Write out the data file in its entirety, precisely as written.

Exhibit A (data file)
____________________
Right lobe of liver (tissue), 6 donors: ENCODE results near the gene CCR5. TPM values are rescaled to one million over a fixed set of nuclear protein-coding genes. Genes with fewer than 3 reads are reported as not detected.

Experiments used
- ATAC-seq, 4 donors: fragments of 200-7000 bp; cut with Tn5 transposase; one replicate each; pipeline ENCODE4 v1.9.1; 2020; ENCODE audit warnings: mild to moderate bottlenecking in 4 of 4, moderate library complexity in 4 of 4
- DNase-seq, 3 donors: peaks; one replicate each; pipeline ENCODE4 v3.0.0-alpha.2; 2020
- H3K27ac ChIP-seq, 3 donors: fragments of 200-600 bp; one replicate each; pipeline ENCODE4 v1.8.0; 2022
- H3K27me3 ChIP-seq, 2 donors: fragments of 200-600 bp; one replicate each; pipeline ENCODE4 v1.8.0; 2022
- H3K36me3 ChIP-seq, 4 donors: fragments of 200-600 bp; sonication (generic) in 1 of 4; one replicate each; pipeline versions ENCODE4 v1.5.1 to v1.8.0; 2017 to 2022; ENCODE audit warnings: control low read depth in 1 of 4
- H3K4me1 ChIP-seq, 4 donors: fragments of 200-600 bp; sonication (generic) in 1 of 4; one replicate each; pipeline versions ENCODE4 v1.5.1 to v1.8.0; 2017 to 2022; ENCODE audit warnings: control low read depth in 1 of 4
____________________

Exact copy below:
Right lobe of liver (tissue), 6 donors: ENCODE results near the gene CCR5. TPM values are rescaled to one million over a fixed set of nuclear protein-coding genes. Genes with fewer than 3 reads are reported as not detected.

Experiments used
- ATAC-seq, 4 donors: fragments of 200-7000 bp; cut with Tn5 transposase; one replicate each; pipeline ENCODE4 v1.9.1; 2020; ENCODE audit warnings: mild to moderate bottlenecking in 4 of 4, moderate library complexity in 4 of 4
- DNase-seq, 3 donors: peaks; one replicate each; pipeline ENCODE4 v3.0.0-alpha.2; 2020
- H3K27ac ChIP-seq, 3 donors: fragments of 200-600 bp; one replicate each; pipeline ENCODE4 v1.8.0; 2022
- H3K27me3 ChIP-seq, 2 donors: fragments of 200-600 bp; one replicate each; pipeline ENCODE4 v1.8.0; 2022
- H3K36me3 ChIP-seq, 4 donors: fragments of 200-600 bp; sonication (generic) in 1 of 4; one replicate each; pipeline versions ENCODE4 v1.5.1 to v1.8.0; 2017 to 2022; ENCODE audit warnings: control low read depth in 1 of 4
- H3K4me1 ChIP-seq, 4 donors: fragments of 200-600 bp; sonication (generic) in 1 of 4; one replicate each; pipeline versions ENCODE4 v1.5.1 to v1.8.0; 2017 to 2022; ENCODE audit warnings: control low read depth in 1 of 4